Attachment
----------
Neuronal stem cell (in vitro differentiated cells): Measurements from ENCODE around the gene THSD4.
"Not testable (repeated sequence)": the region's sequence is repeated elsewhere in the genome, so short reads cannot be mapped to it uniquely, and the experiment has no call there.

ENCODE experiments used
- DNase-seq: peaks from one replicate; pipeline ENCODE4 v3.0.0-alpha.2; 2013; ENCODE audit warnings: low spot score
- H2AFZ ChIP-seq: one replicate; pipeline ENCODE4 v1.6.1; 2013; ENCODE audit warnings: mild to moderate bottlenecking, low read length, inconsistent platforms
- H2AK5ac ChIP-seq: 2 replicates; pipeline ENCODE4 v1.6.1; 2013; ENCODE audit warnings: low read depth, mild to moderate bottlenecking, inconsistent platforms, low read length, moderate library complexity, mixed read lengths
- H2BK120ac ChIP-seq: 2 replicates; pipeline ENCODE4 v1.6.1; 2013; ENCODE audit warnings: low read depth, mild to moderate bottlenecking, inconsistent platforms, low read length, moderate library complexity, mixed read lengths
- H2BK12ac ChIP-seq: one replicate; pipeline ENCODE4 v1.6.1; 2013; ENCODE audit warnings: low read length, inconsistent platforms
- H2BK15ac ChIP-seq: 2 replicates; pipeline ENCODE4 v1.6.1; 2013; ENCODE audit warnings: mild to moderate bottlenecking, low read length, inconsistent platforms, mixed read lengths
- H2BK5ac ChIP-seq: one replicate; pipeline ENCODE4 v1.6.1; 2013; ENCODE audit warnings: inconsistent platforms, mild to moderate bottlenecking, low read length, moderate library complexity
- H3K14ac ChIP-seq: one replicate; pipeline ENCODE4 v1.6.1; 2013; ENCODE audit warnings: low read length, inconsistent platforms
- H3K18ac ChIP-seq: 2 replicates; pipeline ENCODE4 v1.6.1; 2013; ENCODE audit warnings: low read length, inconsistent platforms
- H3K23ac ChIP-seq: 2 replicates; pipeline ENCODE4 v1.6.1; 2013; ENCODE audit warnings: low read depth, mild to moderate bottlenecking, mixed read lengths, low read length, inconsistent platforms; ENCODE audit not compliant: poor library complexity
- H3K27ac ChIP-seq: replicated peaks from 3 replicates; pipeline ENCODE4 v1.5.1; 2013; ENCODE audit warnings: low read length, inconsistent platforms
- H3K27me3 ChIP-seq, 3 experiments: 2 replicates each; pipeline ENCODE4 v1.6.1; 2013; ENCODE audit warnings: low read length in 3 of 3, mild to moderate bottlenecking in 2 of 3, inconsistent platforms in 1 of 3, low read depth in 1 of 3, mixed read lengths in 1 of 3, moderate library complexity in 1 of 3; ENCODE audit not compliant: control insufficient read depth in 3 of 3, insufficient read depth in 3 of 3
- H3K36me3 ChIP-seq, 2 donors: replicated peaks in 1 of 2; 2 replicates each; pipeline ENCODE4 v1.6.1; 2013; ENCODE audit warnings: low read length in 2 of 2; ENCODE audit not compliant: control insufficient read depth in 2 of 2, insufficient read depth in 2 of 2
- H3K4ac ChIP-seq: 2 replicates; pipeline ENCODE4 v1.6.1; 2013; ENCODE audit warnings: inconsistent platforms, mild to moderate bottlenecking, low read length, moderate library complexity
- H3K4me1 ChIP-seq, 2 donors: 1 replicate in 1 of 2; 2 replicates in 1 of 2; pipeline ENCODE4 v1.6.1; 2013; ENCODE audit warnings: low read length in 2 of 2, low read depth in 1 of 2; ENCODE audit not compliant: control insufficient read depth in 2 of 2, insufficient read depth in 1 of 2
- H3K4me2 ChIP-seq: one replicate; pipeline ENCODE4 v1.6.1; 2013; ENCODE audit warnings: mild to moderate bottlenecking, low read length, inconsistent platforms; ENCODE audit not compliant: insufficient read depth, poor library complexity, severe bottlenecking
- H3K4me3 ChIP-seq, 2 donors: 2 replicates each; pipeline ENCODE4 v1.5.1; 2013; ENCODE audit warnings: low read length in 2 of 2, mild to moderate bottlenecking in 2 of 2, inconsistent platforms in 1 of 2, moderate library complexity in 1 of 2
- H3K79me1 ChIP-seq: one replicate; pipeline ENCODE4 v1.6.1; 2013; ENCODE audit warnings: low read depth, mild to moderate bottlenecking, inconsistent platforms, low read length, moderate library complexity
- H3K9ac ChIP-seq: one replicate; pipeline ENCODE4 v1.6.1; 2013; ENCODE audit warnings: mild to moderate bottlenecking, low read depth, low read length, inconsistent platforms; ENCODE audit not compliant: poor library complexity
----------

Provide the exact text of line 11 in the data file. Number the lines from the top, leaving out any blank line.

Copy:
- H3K14ac ChIP-seq: one replicate; pipeline ENCODE4 v1.6.1; 2013; ENCODE audit warnings: low read length, inconsistent platforms